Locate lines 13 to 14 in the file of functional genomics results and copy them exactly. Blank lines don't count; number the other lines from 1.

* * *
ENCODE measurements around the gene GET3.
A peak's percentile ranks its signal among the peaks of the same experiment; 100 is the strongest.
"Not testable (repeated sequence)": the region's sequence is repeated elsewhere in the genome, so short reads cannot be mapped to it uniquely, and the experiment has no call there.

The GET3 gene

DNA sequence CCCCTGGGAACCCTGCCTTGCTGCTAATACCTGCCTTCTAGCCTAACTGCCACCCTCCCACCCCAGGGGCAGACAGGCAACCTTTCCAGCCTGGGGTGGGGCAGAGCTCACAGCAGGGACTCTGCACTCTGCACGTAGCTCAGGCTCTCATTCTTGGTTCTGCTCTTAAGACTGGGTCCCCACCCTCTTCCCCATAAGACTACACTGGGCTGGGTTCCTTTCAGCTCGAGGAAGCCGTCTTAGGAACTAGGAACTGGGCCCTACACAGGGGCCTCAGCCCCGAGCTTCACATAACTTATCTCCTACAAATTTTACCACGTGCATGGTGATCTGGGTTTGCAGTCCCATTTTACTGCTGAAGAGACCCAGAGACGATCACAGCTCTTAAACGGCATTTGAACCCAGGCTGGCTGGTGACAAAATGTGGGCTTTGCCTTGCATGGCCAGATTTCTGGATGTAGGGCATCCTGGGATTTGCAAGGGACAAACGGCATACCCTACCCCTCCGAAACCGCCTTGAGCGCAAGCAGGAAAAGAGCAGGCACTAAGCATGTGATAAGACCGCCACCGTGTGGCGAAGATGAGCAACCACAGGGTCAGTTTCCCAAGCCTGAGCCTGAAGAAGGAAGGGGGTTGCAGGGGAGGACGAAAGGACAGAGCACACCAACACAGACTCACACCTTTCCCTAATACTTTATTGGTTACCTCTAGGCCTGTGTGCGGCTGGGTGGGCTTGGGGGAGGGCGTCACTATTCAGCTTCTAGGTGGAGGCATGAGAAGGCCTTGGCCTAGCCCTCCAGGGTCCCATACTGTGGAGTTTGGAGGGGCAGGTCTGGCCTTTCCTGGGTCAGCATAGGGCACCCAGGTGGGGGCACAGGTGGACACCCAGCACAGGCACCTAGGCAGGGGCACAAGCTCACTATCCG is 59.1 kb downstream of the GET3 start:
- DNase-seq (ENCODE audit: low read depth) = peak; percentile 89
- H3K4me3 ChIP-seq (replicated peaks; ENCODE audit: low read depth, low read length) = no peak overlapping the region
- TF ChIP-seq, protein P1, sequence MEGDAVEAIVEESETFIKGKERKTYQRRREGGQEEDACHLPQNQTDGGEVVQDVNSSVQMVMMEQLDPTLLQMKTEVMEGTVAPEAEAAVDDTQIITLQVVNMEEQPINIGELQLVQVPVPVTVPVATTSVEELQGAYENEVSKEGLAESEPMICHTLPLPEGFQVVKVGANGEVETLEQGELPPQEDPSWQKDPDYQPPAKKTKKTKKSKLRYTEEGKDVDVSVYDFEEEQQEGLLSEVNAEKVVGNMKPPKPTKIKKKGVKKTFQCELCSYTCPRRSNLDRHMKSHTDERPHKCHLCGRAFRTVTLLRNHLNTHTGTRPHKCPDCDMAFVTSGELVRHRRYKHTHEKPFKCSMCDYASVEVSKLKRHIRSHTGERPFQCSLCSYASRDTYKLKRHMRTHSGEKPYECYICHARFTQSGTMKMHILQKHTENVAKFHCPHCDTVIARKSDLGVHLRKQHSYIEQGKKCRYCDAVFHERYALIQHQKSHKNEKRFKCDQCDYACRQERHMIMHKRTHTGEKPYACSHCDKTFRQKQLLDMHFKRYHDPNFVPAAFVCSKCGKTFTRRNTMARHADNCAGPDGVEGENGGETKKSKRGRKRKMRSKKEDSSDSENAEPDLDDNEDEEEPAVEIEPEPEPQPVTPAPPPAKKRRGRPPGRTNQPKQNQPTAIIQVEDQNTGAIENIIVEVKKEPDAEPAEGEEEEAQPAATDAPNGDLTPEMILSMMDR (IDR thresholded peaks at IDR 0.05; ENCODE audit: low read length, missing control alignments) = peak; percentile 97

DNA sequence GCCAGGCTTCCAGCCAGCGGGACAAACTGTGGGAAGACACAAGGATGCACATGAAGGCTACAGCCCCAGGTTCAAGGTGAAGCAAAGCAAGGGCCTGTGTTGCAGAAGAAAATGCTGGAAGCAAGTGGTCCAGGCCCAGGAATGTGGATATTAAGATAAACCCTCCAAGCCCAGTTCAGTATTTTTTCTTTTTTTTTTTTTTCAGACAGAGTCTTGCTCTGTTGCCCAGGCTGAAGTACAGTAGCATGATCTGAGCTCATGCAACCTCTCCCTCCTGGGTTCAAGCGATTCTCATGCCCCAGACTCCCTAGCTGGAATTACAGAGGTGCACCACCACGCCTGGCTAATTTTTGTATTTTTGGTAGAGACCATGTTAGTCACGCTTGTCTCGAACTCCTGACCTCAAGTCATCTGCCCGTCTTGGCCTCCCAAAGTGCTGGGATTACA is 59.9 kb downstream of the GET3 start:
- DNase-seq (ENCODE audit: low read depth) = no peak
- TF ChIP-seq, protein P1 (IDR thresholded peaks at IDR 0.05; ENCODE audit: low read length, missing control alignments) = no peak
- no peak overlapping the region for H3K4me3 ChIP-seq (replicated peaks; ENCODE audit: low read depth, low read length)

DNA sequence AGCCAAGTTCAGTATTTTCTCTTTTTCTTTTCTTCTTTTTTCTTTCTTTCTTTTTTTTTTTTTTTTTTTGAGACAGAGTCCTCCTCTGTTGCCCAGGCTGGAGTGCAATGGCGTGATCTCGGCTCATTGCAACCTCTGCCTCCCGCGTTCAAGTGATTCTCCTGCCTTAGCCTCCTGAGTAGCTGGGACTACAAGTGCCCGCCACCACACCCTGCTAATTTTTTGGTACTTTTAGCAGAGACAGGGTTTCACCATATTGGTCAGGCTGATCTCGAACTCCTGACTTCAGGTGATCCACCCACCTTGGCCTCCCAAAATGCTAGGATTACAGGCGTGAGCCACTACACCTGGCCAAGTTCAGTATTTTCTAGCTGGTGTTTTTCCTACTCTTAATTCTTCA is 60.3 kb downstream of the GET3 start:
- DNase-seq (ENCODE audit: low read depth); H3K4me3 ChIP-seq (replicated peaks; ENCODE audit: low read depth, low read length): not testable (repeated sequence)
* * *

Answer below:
DNA sequence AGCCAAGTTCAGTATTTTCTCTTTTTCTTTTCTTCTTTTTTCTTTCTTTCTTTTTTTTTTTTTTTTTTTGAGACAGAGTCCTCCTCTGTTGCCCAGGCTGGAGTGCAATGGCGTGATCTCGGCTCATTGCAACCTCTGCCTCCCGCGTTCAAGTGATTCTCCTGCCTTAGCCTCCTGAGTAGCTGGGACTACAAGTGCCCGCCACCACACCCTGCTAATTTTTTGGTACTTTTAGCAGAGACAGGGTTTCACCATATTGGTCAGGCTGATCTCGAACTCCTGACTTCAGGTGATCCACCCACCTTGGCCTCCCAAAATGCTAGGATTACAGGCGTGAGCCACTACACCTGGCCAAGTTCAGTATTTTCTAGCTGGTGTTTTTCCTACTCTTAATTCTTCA is 60.3 kb downstream of the GET3 start:
- DNase-seq (ENCODE audit: low read depth); H3K4me3 ChIP-seq (replicated peaks; ENCODE audit: low read depth, low read length): not testable (repeated sequence)